CHAPTER XVIII - CAIRO AND THE PLAGUE
I went round the bazaars: it seemed to me that pipes and arms were cheaper here than at Constantinople, and I should advise you therefore if you go to both places to prefer the market of Cairo. I had previously bought several of such things at Constantinople, and did not choose to encumber myself, or to speak more honestly, I did not choose to disencumber my purse by making any more purchases. In the open slave-market I saw about fifty girls exposed for sale, but all of them black, or "invisible" brown. A slave agent took me to some rooms in the upper storey of the building, and also into several obscure houses in the neighbourhood, with a view to show me some white women. The owners raised various objections to the display of their ware, and well they might, for I had not the least notion of purchasing; some refused on account of the illegality of the proceeding, * and others declared that all transactions of this sort were completely out of the question as long as the plague was raging. I only succeeded in seeing one white slave who was for sale but on this one the owner affected to set an immense value, and raised my expectations to a high pitch by saying that the girl was Circassian, and was "fair as the full moon." After a good deal of delay I was at last led into a room, at the farther end of which was that mass of white linen which indicates an Eastern woman. She was bid to uncover her face, and I presently saw that, though very far from being good looking, according to my notion of beauty, she had not been inaptly described by the man who compared her to the full moon, for her large face was perfectly round and perfectly white. Though very young, she was nevertheless extremely fat. She gave me the idea of having been got up for sale, of having been fattened and whitened by medicines or by some peculiar diet. I was firmly determined not to see any more of her than the face. She was perhaps disgusted at this my virtuous resolve, as well as with my personal appearance; perhaps she saw my distaste and disappointment; perhaps she wished to gain favour with her owner by showing her attachment to his faith: at all events, she holloaed out very lustily and very decidedly that "she would not be bought by the infidel."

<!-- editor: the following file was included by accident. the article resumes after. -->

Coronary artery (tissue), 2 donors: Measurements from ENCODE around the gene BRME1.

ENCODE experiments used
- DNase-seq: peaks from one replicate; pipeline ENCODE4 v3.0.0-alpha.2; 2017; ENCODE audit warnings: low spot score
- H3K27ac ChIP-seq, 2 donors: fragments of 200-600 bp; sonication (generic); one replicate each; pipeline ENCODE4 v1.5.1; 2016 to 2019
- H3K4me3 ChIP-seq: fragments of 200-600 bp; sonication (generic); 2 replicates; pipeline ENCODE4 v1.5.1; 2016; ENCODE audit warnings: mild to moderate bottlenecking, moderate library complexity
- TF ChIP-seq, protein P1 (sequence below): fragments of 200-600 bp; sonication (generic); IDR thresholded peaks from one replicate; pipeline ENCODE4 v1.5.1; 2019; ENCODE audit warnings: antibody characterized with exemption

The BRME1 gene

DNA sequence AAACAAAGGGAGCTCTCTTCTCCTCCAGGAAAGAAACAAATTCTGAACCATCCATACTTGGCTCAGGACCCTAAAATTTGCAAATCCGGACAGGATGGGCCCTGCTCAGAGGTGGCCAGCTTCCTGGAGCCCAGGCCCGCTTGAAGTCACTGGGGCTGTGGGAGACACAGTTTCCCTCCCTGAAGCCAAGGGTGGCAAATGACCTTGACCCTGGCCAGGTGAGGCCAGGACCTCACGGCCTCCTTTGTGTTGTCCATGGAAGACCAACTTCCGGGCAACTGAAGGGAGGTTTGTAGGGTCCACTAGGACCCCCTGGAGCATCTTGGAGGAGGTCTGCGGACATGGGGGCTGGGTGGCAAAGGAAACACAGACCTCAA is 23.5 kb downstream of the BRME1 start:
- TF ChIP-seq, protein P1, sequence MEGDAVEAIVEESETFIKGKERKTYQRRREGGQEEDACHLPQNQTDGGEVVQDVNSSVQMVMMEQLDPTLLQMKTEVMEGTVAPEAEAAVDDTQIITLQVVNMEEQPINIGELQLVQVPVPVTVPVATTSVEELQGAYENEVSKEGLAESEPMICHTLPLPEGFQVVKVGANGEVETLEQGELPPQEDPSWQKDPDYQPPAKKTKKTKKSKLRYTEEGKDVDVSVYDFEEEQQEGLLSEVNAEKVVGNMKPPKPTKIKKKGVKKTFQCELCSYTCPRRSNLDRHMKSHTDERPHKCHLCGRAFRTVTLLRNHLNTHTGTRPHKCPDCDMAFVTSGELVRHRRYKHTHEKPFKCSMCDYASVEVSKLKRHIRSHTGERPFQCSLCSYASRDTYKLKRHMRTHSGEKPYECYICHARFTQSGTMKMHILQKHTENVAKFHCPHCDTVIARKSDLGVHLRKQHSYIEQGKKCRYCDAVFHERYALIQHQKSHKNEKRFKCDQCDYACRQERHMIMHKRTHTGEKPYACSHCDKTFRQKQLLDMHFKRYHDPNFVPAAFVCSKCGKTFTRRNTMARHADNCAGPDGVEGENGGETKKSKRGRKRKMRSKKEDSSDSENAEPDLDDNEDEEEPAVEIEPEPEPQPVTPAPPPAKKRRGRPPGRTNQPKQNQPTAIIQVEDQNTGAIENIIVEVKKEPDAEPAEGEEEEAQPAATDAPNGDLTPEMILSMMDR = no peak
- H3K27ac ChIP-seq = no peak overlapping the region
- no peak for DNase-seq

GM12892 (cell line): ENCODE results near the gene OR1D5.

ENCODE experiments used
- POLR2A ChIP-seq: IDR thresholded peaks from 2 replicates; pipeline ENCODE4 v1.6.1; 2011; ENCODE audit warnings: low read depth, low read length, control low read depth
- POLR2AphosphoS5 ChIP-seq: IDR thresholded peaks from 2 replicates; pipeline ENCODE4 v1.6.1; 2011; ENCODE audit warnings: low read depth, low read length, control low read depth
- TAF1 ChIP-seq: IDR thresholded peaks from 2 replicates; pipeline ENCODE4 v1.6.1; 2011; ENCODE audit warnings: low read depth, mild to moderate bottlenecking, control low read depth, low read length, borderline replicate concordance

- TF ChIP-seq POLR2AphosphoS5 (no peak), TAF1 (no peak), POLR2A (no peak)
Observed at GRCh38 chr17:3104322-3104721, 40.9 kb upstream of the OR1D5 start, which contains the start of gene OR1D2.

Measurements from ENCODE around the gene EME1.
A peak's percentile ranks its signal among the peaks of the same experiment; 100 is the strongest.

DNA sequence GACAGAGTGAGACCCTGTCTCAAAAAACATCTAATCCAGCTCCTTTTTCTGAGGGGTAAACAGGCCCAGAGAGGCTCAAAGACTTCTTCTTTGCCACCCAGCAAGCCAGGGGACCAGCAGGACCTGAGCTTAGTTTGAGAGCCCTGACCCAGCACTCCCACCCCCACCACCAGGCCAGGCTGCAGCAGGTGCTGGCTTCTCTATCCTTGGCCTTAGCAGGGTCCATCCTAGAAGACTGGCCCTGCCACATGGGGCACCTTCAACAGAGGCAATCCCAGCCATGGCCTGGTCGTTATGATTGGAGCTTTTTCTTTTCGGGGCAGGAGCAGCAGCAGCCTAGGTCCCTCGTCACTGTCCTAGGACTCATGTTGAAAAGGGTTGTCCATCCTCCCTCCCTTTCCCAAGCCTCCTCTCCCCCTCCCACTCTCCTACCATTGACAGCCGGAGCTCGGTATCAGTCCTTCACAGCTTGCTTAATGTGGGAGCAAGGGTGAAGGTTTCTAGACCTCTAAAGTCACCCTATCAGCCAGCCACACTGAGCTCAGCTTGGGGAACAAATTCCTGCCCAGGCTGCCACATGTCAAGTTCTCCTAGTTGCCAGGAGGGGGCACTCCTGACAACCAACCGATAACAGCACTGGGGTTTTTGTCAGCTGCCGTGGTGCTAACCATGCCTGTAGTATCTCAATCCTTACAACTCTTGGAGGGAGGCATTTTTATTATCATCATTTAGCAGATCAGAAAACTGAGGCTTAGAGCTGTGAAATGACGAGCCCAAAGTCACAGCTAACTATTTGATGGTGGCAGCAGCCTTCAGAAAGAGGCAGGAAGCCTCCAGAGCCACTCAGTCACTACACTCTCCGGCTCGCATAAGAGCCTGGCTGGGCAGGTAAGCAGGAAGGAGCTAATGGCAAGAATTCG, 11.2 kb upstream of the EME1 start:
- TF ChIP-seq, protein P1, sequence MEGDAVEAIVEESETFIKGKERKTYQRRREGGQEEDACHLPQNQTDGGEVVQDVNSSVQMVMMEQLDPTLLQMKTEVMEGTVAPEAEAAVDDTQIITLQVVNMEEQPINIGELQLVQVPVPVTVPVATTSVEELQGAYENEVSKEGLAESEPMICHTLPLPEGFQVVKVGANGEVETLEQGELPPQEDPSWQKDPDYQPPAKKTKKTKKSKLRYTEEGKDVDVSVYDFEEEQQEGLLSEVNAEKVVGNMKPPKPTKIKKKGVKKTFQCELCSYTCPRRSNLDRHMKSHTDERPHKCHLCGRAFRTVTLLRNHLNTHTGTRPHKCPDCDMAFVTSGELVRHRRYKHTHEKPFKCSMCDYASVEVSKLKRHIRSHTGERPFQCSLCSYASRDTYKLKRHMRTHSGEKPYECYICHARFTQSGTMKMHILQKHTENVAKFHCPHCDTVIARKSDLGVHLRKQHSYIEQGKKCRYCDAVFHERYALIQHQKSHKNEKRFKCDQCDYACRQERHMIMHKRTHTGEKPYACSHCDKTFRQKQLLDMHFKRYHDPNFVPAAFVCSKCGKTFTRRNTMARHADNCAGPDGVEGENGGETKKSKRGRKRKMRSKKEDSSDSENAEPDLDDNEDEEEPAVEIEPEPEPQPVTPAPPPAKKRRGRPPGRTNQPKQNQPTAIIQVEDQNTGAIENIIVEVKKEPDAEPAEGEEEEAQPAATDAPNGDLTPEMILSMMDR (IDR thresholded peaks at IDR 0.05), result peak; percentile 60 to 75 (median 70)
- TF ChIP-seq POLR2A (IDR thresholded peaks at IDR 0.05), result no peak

* It is not strictly lawful to sell WHITE slaves to a Christian.